MANY EVENTS of history, while they may be little-known to the general public, possess a natural drama born of both real and symbolic significance. Such an event, a 17th-century conflict called King Phillip's War, has been used by Zane Kotker as the framework for her third novel, White Rising.

Although the actual fighting was confined to the years 1675 and 1676, King Philip's War had its beginnings in 1620, when a group of Englishmen, dominated by a religiously conservative minority, established a colony at Plimouth. The colony owed its survival to the successful negotiation of a treaty with Ousamequin, the supreme chief, or massa-soit, of the confederation of Indian villages that controlled the region, the Wampanoag, or People of the White Rising. Though still powerful, occupying some 30 villages, the Wampanoag had been reduced by a plague in 1617. Ousamequin graciously allowed the Englishmen to take over vacant lands.

Shortly the English had expanded into new territory purchased with firearms and firewater. By 1643 the English, many of them newly-freed indentured servants, occupied 10 towns, and peace was growing fragile.

In 1661 Ousamequin died, and was replaced by his first son, Wansutta. The English, who had some particular difficulty with Indian names -- they had always called Ousamequin "Massasoit" -- labeled him "Alexander" because he was a pagan king and made noises opposing English expansion. Within the year he was dead under suspisions circumstances, and his place was taken by his younger brother, Metacomet, whom the English called "Philip."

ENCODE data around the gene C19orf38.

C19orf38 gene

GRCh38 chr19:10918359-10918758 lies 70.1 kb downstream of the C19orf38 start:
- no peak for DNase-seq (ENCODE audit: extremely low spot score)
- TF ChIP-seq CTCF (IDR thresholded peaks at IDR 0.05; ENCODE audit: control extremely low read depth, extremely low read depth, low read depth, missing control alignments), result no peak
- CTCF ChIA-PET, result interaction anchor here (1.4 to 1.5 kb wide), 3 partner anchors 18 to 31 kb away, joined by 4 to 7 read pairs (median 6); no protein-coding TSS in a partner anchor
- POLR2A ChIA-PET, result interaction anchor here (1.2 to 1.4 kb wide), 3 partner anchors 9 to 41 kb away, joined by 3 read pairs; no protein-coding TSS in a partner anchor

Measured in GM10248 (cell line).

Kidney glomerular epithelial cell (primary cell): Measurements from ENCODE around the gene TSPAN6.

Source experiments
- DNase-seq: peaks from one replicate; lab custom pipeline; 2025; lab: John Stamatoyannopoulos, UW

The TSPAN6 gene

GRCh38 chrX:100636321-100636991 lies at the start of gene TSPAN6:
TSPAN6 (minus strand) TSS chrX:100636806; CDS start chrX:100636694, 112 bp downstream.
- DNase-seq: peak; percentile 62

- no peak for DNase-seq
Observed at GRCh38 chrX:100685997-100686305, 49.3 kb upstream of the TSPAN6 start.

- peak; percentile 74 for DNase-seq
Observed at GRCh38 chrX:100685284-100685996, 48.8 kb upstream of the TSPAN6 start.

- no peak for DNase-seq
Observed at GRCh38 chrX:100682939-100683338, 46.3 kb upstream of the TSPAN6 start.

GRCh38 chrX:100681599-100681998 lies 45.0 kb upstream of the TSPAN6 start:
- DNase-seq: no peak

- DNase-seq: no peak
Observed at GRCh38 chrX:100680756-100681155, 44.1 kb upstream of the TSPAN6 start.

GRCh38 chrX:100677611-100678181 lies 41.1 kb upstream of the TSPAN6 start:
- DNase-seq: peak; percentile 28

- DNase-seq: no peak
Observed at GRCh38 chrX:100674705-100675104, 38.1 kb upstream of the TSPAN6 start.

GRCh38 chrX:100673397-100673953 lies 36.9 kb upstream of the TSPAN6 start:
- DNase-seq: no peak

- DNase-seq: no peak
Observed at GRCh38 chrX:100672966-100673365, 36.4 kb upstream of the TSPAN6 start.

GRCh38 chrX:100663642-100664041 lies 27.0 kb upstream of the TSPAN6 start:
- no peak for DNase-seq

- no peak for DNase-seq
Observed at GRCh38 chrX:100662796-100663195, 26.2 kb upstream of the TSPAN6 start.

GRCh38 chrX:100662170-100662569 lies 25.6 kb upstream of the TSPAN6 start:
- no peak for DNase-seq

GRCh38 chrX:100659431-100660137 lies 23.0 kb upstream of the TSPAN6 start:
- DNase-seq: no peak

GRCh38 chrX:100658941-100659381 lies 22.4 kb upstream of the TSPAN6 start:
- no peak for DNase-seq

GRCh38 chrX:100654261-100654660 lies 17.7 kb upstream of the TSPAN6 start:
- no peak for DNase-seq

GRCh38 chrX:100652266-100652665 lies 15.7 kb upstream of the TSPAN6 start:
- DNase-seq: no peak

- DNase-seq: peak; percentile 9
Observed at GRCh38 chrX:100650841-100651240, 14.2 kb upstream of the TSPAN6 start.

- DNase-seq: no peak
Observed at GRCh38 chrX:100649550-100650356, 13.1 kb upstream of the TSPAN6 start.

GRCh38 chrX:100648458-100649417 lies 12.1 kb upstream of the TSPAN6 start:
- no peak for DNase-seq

Metacomet began rebuilding the power of the White Rising, unifying the tribe and attempting to form alliances with neighboring tribes. The effort met with some success -- in 1671 the English arrested him and fined him for engaging in warlike activities. They also stripped the Wampanoag of their firearms. This greatly weakened Metacomet's influence; while he was able to continue to unify, his control was tenous. In 1675, during a precipitated war, the braves, at a fever pitch, burst from his restraint and attacked.

Despite initial success, the Indian cause met with eventual defeat due to complex internal divisions and also to Metacomet's essential lack of understanding of the English. By the summer of 1676 the Indian confederation was fragmented and broken by the suddenly unified colonies, and Metacomet had been ousted as supreme cheif. In August of that year, with the war all but over, he was killed. His body was drawn and quartered. His head was impaled.

The characters and events of King Philip's War fall naturally into a tragic form, a fact which is not lost on Kotker. Metacomet -- high-born, crippled, flawed in judgement -- perfectly satisfied the prescription of Aristotle for tragic heroes; the final dismemberment is reminiscent of Seneca; the overall structure includes a sub-plot involving, after an Elizabethan tragic convention, the "lower-orders" -- the English settlers, represented by a widow named Witty Strong. Within the bounds of these ancient conventions, Kotker employs some modern fictional techniques, particularly third-person point of view precisely restricted to Metacomet or to Witty, and expressed in a flawlessly lyrical stream of consciousness.

Kotker has managed to capture what seems to be an authentic Indian mode of thought. This success, in a book replete with technical successes, allows her to give a new dimension to Indian-European conflict. We hear Metacomet and, through him, the old chief Ousamequin, as they struggle to understand what the English are all about. Says Ousamequin: